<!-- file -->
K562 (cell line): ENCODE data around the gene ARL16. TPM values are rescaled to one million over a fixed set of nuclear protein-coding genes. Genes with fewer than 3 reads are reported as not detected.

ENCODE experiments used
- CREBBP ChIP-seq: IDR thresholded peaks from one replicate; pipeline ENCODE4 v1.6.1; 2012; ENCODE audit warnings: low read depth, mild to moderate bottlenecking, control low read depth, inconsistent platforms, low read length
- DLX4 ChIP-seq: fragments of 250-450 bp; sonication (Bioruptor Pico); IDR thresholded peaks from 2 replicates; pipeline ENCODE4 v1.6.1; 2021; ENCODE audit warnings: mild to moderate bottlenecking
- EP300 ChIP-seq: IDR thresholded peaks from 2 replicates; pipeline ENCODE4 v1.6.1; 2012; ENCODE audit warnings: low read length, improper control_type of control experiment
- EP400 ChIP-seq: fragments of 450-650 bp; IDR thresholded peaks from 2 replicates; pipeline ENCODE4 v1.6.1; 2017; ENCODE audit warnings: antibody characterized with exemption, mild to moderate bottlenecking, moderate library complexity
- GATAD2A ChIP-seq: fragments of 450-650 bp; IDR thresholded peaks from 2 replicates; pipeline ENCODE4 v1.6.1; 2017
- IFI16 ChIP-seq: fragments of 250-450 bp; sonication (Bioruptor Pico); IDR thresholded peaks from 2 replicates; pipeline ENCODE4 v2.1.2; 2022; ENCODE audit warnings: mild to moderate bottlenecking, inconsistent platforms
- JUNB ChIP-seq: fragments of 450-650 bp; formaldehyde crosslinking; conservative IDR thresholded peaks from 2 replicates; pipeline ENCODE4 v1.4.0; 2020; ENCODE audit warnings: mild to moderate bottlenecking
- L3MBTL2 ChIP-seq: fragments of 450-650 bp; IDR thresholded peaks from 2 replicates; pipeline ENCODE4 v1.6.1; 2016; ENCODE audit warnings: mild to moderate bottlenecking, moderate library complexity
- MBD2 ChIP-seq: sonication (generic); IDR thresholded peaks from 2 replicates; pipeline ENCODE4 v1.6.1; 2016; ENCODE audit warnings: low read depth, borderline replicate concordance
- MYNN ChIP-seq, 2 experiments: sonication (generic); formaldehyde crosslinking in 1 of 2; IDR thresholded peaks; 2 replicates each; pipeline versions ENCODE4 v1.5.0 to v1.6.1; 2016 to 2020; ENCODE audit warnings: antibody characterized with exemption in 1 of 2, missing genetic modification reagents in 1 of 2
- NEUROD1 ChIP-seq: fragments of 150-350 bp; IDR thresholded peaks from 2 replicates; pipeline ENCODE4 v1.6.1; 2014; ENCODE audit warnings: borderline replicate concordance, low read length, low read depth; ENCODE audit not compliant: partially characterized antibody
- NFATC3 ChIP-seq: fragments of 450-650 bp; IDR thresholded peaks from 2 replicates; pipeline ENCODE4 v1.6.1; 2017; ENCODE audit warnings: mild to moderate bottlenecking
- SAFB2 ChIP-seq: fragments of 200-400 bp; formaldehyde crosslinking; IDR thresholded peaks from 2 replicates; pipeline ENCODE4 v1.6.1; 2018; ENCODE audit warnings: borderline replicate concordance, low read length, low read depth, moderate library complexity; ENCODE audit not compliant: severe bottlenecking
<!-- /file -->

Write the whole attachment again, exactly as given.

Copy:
K562 (cell line): ENCODE data around the gene ARL16. TPM values are rescaled to one million over a fixed set of nuclear protein-coding genes. Genes with fewer than 3 reads are reported as not detected.

ENCODE experiments used
- CREBBP ChIP-seq: IDR thresholded peaks from one replicate; pipeline ENCODE4 v1.6.1; 2012; ENCODE audit warnings: low read depth, mild to moderate bottlenecking, control low read depth, inconsistent platforms, low read length
- DLX4 ChIP-seq: fragments of 250-450 bp; sonication (Bioruptor Pico); IDR thresholded peaks from 2 replicates; pipeline ENCODE4 v1.6.1; 2021; ENCODE audit warnings: mild to moderate bottlenecking
- EP300 ChIP-seq: IDR thresholded peaks from 2 replicates; pipeline ENCODE4 v1.6.1; 2012; ENCODE audit warnings: low read length, improper control_type of control experiment
- EP400 ChIP-seq: fragments of 450-650 bp; IDR thresholded peaks from 2 replicates; pipeline ENCODE4 v1.6.1; 2017; ENCODE audit warnings: antibody characterized with exemption, mild to moderate bottlenecking, moderate library complexity
- GATAD2A ChIP-seq: fragments of 450-650 bp; IDR thresholded peaks from 2 replicates; pipeline ENCODE4 v1.6.1; 2017
- IFI16 ChIP-seq: fragments of 250-450 bp; sonication (Bioruptor Pico); IDR thresholded peaks from 2 replicates; pipeline ENCODE4 v2.1.2; 2022; ENCODE audit warnings: mild to moderate bottlenecking, inconsistent platforms
- JUNB ChIP-seq: fragments of 450-650 bp; formaldehyde crosslinking; conservative IDR thresholded peaks from 2 replicates; pipeline ENCODE4 v1.4.0; 2020; ENCODE audit warnings: mild to moderate bottlenecking
- L3MBTL2 ChIP-seq: fragments of 450-650 bp; IDR thresholded peaks from 2 replicates; pipeline ENCODE4 v1.6.1; 2016; ENCODE audit warnings: mild to moderate bottlenecking, moderate library complexity
- MBD2 ChIP-seq: sonication (generic); IDR thresholded peaks from 2 replicates; pipeline ENCODE4 v1.6.1; 2016; ENCODE audit warnings: low read depth, borderline replicate concordance
- MYNN ChIP-seq, 2 experiments: sonication (generic); formaldehyde crosslinking in 1 of 2; IDR thresholded peaks; 2 replicates each; pipeline versions ENCODE4 v1.5.0 to v1.6.1; 2016 to 2020; ENCODE audit warnings: antibody characterized with exemption in 1 of 2, missing genetic modification reagents in 1 of 2
- NEUROD1 ChIP-seq: fragments of 150-350 bp; IDR thresholded peaks from 2 replicates; pipeline ENCODE4 v1.6.1; 2014; ENCODE audit warnings: borderline replicate concordance, low read length, low read depth; ENCODE audit not compliant: partially characterized antibody
- NFATC3 ChIP-seq: fragments of 450-650 bp; IDR thresholded peaks from 2 replicates; pipeline ENCODE4 v1.6.1; 2017; ENCODE audit warnings: mild to moderate bottlenecking
- SAFB2 ChIP-seq: fragments of 200-400 bp; formaldehyde crosslinking; IDR thresholded peaks from 2 replicates; pipeline ENCODE4 v1.6.1; 2018; ENCODE audit warnings: borderline replicate concordance, low read length, low read depth, moderate library complexity; ENCODE audit not compliant: severe bottlenecking